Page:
Even in the State Legislature, a coalition of affordable housing advocates and non-profits have rallied to repeal the 15-year-old law that prevents local governments from using Inclusionary Zoning as a tool to promote affordable housing. Although the Legislature's party lines have changed since the 90's, efforts to repeal the ban have fallen short against a powerful real estate lobby in Salem.
We are losing our community legacy to gentrification at a time when we needed action the most. Where is our vision to move forward?
Think about the pain the Murray's endure as they grapple with potentially losing their home of 33 years. Then, remember the thousands who've already lost the battle to gentrification. We need to do better- locally, regionally, and as an entire state.
In the discussions that we're having about whether or not the police are overarmed it seems prudent to question the necessity of the Oregon Space Initiative of our local Air National Guard. The other day this came in the mail from the Cully Neighborhood Association:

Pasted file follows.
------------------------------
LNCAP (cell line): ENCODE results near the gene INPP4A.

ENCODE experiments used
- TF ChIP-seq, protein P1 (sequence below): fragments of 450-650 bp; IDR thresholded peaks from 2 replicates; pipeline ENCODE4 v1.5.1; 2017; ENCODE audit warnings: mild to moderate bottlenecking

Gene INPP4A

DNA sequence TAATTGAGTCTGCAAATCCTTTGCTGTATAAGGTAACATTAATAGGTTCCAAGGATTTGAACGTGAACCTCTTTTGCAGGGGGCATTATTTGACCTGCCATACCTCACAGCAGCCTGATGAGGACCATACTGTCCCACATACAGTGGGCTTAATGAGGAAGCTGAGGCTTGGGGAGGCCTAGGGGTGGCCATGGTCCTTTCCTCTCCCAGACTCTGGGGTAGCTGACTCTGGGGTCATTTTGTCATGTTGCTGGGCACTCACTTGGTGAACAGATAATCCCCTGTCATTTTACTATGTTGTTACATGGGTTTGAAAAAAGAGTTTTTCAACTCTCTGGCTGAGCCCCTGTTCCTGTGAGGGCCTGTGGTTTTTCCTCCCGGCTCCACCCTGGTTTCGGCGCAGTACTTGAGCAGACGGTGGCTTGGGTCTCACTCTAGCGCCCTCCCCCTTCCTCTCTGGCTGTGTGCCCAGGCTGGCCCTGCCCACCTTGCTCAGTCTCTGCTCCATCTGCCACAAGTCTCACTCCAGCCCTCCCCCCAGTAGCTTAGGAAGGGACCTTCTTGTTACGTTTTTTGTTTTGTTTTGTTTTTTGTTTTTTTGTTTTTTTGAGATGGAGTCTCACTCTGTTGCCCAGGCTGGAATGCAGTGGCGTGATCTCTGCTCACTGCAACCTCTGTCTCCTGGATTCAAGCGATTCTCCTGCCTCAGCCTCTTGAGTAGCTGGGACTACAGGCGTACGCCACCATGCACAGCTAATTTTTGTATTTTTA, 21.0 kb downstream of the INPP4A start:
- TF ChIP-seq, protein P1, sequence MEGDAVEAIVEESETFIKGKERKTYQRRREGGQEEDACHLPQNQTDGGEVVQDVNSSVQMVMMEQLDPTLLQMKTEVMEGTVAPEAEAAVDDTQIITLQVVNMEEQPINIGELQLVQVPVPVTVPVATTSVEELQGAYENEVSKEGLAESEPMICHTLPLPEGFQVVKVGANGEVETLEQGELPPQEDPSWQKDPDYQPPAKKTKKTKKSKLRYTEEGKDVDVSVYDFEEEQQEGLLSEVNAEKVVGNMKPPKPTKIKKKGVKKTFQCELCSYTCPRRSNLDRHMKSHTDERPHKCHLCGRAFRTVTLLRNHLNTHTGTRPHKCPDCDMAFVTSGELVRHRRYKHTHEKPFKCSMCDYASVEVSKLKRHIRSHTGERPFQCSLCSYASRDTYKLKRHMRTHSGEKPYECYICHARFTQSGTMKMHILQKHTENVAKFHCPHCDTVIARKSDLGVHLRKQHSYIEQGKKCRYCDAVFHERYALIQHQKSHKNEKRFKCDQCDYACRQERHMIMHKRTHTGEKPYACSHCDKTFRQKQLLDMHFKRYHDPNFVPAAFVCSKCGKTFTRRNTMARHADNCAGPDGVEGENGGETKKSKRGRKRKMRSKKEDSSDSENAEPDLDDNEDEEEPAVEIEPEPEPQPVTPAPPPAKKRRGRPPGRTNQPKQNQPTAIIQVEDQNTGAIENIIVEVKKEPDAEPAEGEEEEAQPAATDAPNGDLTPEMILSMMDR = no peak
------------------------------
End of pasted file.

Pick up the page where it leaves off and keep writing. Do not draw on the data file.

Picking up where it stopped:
Cully Association of Neighbors
Visiting Military Jets - Training Flights August 3-23, 2014 Portland International Airport
Portland/Vancouver metro area residents may notice a temporary change in aircraft operations due to additional military jet operations in and out of PDX from August 3-23, 2014. Visiting military jets (F18/Hornet) will be included in the daily training exercises routinely performed by the 142nd Fighter Wing of the Oregon Air National Guard. The addition of this aircraft type may influence the typical noise exposure in the communities surrounding PDX.